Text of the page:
By Tech. Sgt. Josh Mead, Public Affairs, 103rd Airlift Wing
/ Published July 31, 2009
STARBASE CONNECTICUT, Hartford -- At Brainard Airport, it is normal to see planes take to the skies along with rockets. Rockets? Yes, rockets. The airport, which is also home to STARBASE, has a lot more going on than just planes. At STARBASE, a U.S. Department of Defense run program, children's futures are being jump started by hands-on experiments with rockets, computers, and science.
"STARBASE is an experiential program designed to help kids be excited by and understand a little bit more about the STEM field, science, technology, engineering and math. We typically work with fifth graders throughout the school year, basically from day one until the last day. They come for a five-day program with us and we walk them through a lot of activities. Engineering on computers-- we do a lot of science experiments-- we try to get them involved in their learning as mush as possible, all hands-on. Rather than just sitting up their telling them about something, we want them to experience it," explained Melissa Vanek, director of STARBASE, Connecticut.
Being a department run program, STARBASE is nation-wide with about 60 facilities. There are two facilities in Conn., one located at Brainard Airport in Hartford, the other in Waterbury next to Naugatuck Valley Community College.
Students participate in projects including construction of their own paper rockets that they then launch into the air. Using Alka-Seltzer propulsion, they experiment with various catalysts such as hot water, cold water and lemon juice to see which variable will propel them farther into the sky.
STARBASE also teaches the kids about Bernoulli's Principle, Newton's Law, the four forces of flight and properties and states of matter. This year, the children were able to go out and see the planes on the airfield, giving them a taste of what being in an airplane is like.
Recently, a directive has come from the DoD issuing a revision to the curriculum used at STARBASE.
"We'll still be doing the STEM processes, but we're concentrating more on the hard sciences. We'll be doing more with physics and chemistry now. We're going to be doing more of the engineering, that's why the computer program we have is a little more involved," said Vanek.
The computer program used is called Pro Engineer. It is a 3D computer aided drafting program that uses solid modeling to give a design substance and attempts to capture product behavior. Essentially, the students learn to create a module on the computer, learn how to give it automation on the screen and then send the designed product to a 3D printer. The 3D printer builds the designed module layer by layer by exuding acrylonitrile butadiene styrene, or ABS plastic. The final result is a real, tangible product that started in the minds of the children.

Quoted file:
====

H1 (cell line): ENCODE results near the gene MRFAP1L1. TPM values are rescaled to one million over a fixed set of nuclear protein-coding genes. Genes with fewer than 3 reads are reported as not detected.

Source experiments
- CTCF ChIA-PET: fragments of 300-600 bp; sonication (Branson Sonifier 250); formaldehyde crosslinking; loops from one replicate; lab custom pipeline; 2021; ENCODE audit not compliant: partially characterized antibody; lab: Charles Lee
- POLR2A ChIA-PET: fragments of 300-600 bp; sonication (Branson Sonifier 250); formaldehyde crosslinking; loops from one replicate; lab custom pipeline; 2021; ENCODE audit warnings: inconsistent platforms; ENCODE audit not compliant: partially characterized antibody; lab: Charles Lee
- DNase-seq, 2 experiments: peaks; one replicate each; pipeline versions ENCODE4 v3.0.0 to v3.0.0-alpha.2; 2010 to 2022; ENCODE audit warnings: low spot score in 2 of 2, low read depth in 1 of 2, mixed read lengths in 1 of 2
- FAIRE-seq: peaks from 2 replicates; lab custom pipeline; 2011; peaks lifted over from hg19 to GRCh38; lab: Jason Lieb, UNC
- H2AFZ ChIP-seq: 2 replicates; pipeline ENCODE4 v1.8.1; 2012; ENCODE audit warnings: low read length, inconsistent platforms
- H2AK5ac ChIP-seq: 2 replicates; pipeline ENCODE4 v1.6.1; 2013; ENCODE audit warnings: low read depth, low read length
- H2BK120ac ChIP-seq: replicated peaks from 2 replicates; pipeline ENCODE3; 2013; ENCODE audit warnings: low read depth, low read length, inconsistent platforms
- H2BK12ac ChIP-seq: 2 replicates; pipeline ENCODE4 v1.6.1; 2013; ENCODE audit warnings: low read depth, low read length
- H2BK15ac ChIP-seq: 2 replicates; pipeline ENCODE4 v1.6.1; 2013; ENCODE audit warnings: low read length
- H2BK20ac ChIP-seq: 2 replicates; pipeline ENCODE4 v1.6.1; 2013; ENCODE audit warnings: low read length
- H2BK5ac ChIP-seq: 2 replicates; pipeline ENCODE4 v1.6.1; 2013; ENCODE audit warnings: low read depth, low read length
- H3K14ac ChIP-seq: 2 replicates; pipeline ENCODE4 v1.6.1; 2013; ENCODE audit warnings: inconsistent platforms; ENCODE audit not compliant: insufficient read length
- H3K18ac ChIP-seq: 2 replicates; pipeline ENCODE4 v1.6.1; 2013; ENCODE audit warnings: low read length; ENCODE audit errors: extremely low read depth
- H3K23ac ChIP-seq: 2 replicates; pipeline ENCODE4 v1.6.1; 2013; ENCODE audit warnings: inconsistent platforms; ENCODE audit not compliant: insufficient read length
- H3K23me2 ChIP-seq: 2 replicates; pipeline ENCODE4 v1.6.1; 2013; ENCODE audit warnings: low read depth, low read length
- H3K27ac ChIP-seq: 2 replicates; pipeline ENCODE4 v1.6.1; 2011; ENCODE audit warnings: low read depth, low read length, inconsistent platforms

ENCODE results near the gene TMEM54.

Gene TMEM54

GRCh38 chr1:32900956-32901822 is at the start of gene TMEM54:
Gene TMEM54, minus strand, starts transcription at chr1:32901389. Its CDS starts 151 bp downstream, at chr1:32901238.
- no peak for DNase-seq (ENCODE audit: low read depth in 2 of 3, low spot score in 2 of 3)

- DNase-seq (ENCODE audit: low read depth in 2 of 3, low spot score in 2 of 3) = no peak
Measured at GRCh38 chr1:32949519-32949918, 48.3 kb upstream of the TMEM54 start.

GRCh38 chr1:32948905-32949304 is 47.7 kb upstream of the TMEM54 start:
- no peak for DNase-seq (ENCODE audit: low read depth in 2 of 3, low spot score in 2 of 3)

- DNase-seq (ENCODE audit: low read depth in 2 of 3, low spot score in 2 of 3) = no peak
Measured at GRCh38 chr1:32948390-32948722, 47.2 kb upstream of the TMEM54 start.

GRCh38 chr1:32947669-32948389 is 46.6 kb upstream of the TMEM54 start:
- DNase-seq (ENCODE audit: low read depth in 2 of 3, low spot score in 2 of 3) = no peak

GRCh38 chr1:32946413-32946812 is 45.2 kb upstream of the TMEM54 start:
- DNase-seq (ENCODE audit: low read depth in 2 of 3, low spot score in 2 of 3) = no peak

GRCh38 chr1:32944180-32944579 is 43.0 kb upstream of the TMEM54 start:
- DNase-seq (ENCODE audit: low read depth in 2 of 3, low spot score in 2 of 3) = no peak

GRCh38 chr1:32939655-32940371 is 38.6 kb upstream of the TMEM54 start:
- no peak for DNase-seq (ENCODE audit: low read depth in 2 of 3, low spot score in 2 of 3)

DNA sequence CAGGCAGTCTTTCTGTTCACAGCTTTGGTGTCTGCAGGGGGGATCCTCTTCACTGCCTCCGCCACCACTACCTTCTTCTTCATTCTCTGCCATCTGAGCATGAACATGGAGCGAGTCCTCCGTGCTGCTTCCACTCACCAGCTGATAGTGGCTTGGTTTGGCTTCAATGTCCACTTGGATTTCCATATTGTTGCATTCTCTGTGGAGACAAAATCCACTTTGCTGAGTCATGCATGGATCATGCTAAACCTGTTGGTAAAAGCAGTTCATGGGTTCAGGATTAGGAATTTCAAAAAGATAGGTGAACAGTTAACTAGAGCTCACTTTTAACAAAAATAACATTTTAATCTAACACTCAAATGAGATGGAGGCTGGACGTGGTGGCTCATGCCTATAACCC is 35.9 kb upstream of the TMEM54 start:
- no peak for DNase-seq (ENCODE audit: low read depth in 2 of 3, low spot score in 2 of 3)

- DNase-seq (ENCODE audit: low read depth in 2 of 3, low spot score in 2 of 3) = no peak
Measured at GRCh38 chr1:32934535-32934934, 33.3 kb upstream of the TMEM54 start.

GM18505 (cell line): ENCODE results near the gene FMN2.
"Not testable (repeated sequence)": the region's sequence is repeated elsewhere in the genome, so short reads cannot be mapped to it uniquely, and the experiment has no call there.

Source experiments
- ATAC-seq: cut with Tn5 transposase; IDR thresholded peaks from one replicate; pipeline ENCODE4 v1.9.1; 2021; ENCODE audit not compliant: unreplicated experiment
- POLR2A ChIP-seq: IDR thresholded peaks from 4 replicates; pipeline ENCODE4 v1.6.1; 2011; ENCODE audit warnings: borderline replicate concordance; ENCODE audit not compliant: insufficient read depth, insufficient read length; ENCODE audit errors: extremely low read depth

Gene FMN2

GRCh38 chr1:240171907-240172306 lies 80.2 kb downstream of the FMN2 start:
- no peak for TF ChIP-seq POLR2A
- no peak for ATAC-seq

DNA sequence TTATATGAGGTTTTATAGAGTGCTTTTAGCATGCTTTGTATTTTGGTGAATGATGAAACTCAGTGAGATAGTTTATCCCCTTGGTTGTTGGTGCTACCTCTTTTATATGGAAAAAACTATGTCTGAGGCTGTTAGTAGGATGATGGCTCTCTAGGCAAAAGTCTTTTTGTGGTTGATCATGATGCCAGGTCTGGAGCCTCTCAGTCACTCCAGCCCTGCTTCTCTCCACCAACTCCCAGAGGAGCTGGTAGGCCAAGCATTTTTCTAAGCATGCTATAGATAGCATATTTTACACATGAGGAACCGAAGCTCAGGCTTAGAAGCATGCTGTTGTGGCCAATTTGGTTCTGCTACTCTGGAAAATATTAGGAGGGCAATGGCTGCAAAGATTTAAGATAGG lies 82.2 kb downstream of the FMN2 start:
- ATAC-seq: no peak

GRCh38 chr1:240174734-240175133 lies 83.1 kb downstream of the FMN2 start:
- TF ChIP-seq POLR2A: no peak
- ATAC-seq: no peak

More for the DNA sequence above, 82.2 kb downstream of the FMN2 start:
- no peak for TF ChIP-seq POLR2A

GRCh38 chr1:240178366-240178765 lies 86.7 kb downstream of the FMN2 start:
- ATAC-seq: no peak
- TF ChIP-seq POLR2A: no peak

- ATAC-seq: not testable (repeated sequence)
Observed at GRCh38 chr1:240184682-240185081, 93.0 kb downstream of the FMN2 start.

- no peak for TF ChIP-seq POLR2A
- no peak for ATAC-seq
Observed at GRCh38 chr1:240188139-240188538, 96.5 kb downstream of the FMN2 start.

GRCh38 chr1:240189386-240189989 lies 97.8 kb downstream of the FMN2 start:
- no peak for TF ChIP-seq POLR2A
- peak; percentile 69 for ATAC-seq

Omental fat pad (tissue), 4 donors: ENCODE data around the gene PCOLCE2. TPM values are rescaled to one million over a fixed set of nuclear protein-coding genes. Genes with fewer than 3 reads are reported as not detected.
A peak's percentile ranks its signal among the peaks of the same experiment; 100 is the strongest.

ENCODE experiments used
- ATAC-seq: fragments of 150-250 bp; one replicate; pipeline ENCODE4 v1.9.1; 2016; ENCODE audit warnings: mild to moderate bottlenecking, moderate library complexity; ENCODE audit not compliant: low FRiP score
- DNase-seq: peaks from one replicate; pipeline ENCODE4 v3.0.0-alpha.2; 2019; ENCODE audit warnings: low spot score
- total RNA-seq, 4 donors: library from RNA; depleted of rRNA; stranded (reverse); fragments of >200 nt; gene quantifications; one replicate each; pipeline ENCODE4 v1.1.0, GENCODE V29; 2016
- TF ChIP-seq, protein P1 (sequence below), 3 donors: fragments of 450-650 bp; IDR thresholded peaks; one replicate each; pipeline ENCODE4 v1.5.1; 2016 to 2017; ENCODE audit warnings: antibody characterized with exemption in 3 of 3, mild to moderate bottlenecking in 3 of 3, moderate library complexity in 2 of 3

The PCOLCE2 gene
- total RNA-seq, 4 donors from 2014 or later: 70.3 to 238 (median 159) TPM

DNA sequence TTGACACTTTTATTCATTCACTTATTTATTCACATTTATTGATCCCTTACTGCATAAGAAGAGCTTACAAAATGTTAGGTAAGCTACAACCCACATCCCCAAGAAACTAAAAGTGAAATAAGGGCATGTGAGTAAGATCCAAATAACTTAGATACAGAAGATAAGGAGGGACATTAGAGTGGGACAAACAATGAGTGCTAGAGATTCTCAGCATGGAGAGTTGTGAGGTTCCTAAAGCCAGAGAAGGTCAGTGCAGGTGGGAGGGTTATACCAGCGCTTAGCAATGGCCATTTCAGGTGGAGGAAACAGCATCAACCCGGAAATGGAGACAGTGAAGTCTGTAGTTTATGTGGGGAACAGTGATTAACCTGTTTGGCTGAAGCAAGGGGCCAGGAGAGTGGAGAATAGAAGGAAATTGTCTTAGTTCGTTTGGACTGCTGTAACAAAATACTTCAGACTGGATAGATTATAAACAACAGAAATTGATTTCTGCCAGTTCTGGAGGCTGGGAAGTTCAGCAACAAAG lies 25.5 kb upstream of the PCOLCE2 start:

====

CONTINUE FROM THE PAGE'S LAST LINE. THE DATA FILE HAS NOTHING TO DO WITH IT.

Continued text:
"We try and touch on things that are happening, that are real and tangible, and this is why it makes sense in your life. I can remember being in sixth grade learning computer programs and all we kept doing was, of course this was when computers just came out, making circles on a screen. I was like, well this is great, I can make a circle, but what does it mean? What am I doing?" said Vanek.
Building plastic modules may not be along the lines of shooting rockets into the air, but with the move to create a national standard, Starbase has had to shift its curriculum to mirror what is being taught in schools.
"If we can tie in as much as possible to what they are doing and what those national standards are, then they can say, Starbase! This is wonderful! I can check this off and I've done this and they introduced this and I can actually do more of this in the classroom and benefit the kids that way," said Vanek. "Now instead of the teachers saying, yes, STARBASE is a great program, I enjoy coming, I'll fit it in. It's more, wow, Starbase is a part of my curriculum and I cannot wait to go."
In addition to hands-on and minds-on approaches, STARBASE teaches other vital skills that will help the students utilize the sciences and technologies learned during their week-long stay.
"We also do a lot with team building. We do a lot with self-esteem, we've done a lot with drug issues as well," explained Vanek. "When we had DEA officers, for example, come in here, you'll see the kids asking those questions and they are connecting it to their life and they are understanding what's happening. And you hope to catch them at a young age so, as they get older, they can really make those tough decisions. They will have that background to say, you know I remember something about that and I do have choices. "
STARBASE appears to be addressing a shortfall in children's educations within the fields of science, technology, engineering and mathematics.
According to the STARBASE Web site, during this decade, employment in science and engineering occupations is expected to increase at almost four times the rate for all occupations.
Additionally, an over-reliance on the math and science talent of foreign students represents a major potential weakness in the future competitiveness and vitality of the U.S. economy and workforce (Keeping America Competitive, Education Commission of the States).
There is an apparent increased demand for education in STEM fields.
"Nowadays, the way to reach kids is through technology. They don't have their heads outside playing with sticks anymore. They have their heads in Gameboys," Vanek said.